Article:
Famous Lights

New London Harbor Lighthouse

The information contained in this section is taken verbatim from HISTORICALLY FAMOUS LIGHTHOUSES - CG-232. Although the format has been changed slightly for better reading and display. BJ 'n Cindy

NEW LONDON HARBOR LIGHTHOUSE - CONNECTICUT
The original New London Harbor Lighthouse was built on the west side of the entrance to New London Harbor in 1760. The original lighthouse was probably of masonry. It apparently was completely removed when the stone tower which stands today was built in 1801. Following the act of August 7, 1789, the lighthouse, built in 1760, was ceded to the United States, according to the following "Memoranda of Cessions" by Connecticut:

"1790, May. Lighthouse at New London and certain rocks and ledges off against the harbor of New London, called Race Rock, Black Ledge, and Goshen Reef, together with buoys."

On May 7, 1800. Congress appropriated $15,700 "for rebuilding, altering, and improving the lighthouse at New London, Conn.," of which $15,547.90 was spent for the purpose in 1801, the balance being carried to the surplus fund.

On November 22, 1838, Lt. George M. Bache, U. S. N., made a report on the light which he described as a stationary light, situated on a rocky point to the westward of the entrance to the River Thames, and 2 miles from the town of New London. "It is of great importance as a leading light for vessels going in and out of the harbor of New London, which, on account of its position and security, is much resorted to during the heavy gales of winter."

"The light is shown from an elevation of 111 feet, which, in clear weather, should render it visible 1612 miles. * * * The tower is a substantial building of freestone, smooth hammered, and laid in courses; it is 80 feet in height, and is ascended by an interior stairway of wood, having landings at convenient distances.* * "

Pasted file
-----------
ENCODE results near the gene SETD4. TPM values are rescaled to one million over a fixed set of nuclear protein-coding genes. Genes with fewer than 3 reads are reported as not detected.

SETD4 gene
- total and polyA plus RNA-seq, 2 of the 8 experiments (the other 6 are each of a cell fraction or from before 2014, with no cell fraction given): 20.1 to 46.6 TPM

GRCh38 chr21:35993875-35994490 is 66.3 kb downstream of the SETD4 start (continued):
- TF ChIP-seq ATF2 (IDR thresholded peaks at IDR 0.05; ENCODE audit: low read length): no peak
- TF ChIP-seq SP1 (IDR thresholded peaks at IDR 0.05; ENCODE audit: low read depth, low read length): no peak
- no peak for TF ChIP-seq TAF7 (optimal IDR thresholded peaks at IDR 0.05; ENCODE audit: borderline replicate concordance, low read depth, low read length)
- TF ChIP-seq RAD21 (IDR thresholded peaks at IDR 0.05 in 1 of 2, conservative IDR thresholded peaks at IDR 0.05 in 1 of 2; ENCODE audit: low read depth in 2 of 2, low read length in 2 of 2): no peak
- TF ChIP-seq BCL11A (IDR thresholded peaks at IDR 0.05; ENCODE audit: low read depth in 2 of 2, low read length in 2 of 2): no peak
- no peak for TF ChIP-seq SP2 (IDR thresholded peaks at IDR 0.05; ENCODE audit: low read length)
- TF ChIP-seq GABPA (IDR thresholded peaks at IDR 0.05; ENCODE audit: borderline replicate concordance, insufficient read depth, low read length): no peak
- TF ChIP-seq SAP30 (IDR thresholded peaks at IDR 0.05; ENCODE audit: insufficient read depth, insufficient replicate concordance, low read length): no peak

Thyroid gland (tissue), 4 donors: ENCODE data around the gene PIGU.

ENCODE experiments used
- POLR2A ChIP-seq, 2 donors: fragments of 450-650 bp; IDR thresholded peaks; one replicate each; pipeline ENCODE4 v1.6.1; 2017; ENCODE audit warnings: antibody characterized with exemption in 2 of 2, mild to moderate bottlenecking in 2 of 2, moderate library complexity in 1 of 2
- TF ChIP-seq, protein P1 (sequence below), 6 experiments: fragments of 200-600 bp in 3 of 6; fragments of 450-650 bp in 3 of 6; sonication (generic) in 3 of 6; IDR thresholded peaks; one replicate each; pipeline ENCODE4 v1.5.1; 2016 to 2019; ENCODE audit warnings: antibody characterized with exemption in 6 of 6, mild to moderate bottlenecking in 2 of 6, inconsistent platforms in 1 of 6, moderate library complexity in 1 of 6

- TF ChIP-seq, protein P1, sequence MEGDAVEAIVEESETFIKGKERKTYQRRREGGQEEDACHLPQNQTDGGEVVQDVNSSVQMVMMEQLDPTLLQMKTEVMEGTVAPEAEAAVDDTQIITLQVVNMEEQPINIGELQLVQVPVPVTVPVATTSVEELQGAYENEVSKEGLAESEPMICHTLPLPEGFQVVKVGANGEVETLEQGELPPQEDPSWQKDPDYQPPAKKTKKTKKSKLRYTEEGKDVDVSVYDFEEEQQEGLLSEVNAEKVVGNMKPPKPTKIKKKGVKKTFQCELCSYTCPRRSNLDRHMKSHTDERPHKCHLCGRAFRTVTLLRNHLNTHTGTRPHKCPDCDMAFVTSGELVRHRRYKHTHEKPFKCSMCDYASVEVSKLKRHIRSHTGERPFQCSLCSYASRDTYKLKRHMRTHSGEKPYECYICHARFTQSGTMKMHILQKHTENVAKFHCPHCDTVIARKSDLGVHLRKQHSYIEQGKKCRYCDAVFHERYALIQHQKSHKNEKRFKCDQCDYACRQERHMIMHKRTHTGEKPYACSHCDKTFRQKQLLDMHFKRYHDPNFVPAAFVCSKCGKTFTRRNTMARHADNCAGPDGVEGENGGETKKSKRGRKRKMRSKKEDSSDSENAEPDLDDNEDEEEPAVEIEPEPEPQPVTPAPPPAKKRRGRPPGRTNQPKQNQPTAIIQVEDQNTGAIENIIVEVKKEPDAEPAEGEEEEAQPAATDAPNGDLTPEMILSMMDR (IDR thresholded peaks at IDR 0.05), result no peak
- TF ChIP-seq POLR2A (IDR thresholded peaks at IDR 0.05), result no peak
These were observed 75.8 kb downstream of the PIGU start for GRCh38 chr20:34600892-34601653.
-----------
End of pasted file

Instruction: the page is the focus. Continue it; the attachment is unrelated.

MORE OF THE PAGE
"The lighting apparatus consists of 11 lamps, with parabolic reflectors, disposed around 2 horizontal tables so as to throw the lights from WSW south about to N by E. The reflectors are 13 inches in diameter. This apparatus was furnished in 1834."

In 1855 a fourth-order lens to illuminate 315 degrees was recommended. In 1863 new dwellings for keepers were provided. In 1868 a road was opened by the city of New London across the lighthouse grounds, the road being fenced on both sides.

In 1874 a second-class fog signal with two 18-inch engines and a Daboll trumpet was installed. It was in operation 553 hours during 1875. In 1883 a first-class fog trumpet was substituted. On December 21, 1896, an improved fog signal consisting of two 3 1/2-horsepower Hornsby-Akroyd oil engines, air compressors etc., was installed operating the first-class Daboll trumpet.

A fog-signal house was built in 1903 and 13-horsepower oil engines, with trumpet, siren etc., were installed in the following year. The fog signal was discontinued on September 5, 1911. On July 20, 1912, the light was changed to acetylene, unattended.

The lighthouse is a white, octagonal pyramidal tower, 90 feet above ground and 89 feet above water, the light being visible for 15 miles, and located on the west side of the entrance to New London Harbor. The light is a 6,000-candlepower fourth-order electric light flashing white every 4 seconds, with a red 1,300-candlepower sector from 0 degrees to 41 degrees, covering Sarah Ledge and the shoals to the westward. (1) (2)